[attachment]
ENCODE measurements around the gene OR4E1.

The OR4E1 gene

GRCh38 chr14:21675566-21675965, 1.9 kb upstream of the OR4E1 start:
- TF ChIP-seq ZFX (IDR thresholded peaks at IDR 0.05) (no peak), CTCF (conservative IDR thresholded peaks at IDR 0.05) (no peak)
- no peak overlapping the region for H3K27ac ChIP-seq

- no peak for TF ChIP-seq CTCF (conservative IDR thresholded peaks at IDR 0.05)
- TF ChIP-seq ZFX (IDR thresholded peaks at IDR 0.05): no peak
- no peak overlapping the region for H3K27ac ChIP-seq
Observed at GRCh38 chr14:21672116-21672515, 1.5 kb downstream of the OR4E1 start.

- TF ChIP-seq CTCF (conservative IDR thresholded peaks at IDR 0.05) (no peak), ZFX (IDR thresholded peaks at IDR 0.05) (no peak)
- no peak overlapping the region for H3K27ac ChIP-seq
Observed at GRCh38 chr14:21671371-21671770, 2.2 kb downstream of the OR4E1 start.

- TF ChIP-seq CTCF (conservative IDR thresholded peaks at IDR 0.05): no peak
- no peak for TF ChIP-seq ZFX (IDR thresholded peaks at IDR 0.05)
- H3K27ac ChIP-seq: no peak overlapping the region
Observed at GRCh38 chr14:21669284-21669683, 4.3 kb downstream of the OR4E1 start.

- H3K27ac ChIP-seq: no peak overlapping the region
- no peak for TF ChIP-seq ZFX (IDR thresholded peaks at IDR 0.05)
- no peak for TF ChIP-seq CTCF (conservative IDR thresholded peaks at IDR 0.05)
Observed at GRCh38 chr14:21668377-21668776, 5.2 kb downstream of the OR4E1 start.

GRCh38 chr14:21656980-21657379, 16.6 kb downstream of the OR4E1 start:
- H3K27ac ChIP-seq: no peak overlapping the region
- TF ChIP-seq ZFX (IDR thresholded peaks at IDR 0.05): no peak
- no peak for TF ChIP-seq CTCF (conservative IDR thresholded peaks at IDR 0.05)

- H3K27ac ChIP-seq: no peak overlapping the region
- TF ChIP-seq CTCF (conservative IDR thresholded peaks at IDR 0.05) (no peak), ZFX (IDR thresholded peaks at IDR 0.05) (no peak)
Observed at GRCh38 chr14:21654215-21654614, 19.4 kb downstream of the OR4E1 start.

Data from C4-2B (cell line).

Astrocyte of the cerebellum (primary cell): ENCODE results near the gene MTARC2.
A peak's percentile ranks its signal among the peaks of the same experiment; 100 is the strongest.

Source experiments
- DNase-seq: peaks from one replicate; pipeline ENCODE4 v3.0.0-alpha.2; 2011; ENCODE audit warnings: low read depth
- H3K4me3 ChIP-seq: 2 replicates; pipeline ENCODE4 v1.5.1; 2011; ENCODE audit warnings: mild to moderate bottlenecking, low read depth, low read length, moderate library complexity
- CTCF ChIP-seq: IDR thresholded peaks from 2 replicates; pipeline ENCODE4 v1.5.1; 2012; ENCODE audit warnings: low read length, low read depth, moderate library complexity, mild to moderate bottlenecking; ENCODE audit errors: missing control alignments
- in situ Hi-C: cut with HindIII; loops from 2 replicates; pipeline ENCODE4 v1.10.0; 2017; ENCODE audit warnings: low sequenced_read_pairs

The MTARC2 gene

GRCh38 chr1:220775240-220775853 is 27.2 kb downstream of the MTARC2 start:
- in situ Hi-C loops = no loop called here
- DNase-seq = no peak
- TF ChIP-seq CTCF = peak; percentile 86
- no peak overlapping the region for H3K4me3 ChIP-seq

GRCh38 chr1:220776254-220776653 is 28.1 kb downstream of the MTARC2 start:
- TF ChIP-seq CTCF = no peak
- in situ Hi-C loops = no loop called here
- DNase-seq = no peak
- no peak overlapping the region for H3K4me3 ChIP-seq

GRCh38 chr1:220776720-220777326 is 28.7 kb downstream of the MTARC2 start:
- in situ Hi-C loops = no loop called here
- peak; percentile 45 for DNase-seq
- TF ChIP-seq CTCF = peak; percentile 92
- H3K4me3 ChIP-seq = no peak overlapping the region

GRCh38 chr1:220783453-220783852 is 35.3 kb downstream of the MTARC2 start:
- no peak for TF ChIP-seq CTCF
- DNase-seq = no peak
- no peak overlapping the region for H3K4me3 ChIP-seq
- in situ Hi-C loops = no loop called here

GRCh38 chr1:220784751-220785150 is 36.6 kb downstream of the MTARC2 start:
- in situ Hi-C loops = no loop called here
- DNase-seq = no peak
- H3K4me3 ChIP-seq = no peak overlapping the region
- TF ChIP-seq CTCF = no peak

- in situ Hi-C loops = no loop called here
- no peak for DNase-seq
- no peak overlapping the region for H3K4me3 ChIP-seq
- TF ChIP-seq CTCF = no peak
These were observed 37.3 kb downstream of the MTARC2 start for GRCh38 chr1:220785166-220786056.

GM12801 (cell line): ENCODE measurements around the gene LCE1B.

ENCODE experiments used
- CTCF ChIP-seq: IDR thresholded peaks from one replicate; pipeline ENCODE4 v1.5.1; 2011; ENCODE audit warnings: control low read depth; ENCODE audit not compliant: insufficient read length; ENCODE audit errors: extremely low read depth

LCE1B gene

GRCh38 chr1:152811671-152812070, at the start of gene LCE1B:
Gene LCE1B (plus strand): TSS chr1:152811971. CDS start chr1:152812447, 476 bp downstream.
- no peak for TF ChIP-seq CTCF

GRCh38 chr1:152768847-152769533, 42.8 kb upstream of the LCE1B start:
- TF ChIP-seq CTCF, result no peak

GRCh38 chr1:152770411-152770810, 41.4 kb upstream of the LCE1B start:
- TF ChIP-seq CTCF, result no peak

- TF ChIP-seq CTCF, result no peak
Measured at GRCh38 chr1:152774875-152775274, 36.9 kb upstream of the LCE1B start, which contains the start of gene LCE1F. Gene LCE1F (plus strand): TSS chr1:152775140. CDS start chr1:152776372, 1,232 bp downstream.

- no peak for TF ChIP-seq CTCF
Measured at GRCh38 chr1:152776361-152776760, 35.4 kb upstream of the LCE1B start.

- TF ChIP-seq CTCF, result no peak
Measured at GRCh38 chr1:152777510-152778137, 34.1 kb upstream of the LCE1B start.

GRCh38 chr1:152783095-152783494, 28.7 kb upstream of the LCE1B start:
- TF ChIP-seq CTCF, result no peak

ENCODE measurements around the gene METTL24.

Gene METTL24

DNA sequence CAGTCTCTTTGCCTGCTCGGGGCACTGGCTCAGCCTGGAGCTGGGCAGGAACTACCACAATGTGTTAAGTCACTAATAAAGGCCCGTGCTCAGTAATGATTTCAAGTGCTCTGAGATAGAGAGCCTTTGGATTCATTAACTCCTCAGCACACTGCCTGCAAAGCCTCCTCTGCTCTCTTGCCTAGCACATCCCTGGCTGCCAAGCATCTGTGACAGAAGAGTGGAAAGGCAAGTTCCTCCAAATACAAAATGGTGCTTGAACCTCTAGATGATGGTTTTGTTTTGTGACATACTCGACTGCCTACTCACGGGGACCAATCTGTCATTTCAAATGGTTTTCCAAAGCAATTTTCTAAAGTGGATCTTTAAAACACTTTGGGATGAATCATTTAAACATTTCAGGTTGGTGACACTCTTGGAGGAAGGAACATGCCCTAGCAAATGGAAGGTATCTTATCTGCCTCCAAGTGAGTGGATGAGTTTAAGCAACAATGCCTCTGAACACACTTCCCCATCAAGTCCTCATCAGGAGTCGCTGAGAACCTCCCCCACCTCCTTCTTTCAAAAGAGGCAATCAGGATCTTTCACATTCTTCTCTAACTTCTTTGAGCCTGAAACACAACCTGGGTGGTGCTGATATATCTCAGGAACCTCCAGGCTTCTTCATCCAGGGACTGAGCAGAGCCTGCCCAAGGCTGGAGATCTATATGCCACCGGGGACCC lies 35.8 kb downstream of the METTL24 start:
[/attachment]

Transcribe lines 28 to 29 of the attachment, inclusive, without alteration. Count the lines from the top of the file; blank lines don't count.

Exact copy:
Data from C4-2B (cell line).

Astrocyte of the cerebellum (primary cell): ENCODE results near the gene MTARC2.